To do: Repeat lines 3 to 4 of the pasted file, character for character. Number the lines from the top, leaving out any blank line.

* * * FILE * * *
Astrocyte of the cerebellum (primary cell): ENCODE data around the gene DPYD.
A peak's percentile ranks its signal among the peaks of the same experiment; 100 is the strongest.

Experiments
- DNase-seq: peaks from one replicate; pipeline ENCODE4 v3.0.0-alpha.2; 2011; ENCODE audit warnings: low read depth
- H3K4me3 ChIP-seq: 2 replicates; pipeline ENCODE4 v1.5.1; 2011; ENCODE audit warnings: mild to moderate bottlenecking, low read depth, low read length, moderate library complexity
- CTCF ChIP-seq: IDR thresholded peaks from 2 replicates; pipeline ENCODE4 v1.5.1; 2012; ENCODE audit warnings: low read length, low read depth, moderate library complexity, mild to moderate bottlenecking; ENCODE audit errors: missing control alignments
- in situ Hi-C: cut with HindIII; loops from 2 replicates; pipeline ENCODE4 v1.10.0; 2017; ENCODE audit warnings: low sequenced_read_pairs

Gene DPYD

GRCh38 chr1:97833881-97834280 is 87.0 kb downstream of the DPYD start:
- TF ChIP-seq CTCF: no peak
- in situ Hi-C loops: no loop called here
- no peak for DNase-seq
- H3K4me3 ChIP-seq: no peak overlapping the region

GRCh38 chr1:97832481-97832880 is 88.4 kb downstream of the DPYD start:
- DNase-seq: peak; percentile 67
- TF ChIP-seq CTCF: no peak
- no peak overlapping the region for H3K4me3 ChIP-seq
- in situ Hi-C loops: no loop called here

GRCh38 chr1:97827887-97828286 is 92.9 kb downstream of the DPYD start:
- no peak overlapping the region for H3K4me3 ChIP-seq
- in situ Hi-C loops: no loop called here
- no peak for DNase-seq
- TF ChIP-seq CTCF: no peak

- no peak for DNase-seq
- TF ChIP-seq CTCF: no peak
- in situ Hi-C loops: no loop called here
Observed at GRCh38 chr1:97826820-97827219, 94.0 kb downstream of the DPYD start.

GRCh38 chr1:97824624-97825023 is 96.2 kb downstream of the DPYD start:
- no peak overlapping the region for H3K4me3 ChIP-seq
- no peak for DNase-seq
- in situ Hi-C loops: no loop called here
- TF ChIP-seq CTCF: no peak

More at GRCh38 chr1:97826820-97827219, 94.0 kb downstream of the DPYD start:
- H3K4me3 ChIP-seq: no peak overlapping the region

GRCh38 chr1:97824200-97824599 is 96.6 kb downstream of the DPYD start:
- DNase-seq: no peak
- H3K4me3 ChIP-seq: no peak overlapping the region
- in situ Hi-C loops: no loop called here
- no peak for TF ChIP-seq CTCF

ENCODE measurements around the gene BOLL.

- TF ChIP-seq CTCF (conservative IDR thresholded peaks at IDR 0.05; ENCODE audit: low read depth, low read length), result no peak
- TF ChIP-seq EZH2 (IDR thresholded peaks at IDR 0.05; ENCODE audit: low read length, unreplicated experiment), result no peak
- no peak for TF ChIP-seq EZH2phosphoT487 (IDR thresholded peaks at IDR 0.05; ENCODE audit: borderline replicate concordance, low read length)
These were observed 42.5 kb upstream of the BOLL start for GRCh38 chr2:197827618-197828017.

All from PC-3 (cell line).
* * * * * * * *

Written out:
Experiments
- DNase-seq: peaks from one replicate; pipeline ENCODE4 v3.0.0-alpha.2; 2011; ENCODE audit warnings: low read depth